European Private Law after the Common Frame of Reference

European Private Law after the Common Frame of Reference

Edited by Hans-W. Micklitz and Fabrizio Cafaggi

This book paves the way for, and initiates, the second-generation of research in European private law subsequent to the Draft Common Frame of Reference (DCFR) needed for the 21st century. The book gives a voice to the growing dissatisfaction in academic discourse that the DCFR, as it stands in 2009, does not actually represent the condensed available knowledge on the possible future of European private law. The contributions in this book focus on the legitimacy of law making through academics both now and in the future, and on the possible conceptual choices which will affect the future of European private law. Drawing on experience gained from the DCFR the authors advocate the competition of ideas and concepts.

Chapter 4: The Public/Private Divide in European Law

Norbert Reich

Subjects: law - academic, european law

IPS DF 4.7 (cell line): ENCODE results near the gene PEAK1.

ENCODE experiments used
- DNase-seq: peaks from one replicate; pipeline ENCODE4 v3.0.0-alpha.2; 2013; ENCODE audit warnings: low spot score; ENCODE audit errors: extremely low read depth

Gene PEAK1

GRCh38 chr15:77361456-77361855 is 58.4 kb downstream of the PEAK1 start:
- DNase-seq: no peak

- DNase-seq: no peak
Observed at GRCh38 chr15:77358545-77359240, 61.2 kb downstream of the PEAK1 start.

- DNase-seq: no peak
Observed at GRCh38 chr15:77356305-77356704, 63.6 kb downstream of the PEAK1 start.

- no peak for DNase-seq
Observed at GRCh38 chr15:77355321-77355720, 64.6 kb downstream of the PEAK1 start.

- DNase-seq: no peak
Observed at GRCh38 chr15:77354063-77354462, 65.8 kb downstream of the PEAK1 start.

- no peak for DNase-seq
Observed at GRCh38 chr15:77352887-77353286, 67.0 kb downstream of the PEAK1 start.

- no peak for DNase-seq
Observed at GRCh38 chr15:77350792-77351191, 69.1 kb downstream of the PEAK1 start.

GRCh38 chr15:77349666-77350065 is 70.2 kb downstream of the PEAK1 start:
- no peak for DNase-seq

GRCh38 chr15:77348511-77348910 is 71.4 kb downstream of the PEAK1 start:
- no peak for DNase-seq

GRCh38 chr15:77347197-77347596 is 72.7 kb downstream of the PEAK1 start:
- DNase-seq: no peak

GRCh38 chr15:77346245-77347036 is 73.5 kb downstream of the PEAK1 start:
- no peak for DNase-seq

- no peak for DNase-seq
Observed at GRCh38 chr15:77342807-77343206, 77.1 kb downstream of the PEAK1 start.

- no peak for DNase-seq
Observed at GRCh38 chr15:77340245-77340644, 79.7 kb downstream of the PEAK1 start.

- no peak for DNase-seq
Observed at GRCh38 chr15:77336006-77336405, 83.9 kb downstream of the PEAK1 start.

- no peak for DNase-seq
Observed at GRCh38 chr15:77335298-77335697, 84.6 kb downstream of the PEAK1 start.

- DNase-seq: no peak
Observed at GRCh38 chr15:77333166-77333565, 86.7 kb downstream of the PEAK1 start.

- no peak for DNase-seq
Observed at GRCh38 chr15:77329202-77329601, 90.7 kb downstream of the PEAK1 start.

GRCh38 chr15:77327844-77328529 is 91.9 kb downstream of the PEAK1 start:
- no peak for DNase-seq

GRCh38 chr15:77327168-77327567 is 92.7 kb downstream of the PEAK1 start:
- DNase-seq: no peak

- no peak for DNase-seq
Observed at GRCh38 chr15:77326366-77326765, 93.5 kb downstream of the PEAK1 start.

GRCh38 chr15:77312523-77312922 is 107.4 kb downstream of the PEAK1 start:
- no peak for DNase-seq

* Norbert Reich I. CAN WE TALK OF A ‘EUROPEAN PRIVATE LAW’? When discussing a ‘divide’ between ‘public and private’ in European law, we seem to suggest that there exists something like the classical division between ‘public’ and ‘private law’, the first referring to the relationship between citizens and the state, the second to those between (autonomous?) citizens. ‘Publicum ius quod at statum rei Romanae spectat, privatum quod at singularum utilatem’, as the Roman jurist Ulpian said.1 This model is based on a separation between the state area where political prerogatives prevail, and the private sphere where autonomous persons interact according to their own preferences, a separation which permeates, at least in the continental tradition, the division of legal disciplines and court competences. This classical model does not fit well with European, or more specifically EEC/EC/EU law. We may not know what the EEC/EC/EU ‘is’– it may be a ‘Staatenverbund’, in the terminology of the German Bundesverfassungsgericht,2 a Union of States and Peoples3 ‘united in diversity’, as the failed draft Constitution of 2004 formulated it, an institution sui generis, including certain * My thanks go to Prof. Hans-W. Micklitz, EUI Florence, and to Prof. James Gordley, Tulane University Law School, LA, USA for critical comments on an earlier draft. Responsibility remains as usual with the author. An earlier draft was presented at the 14th General Meeting of the Common Core Group, Turin, 11 July 2008. 1 Ulp. Dig. 1, 1, 1, 2, cited by Larenz and Wolf, Allgemeiner Teil des B...

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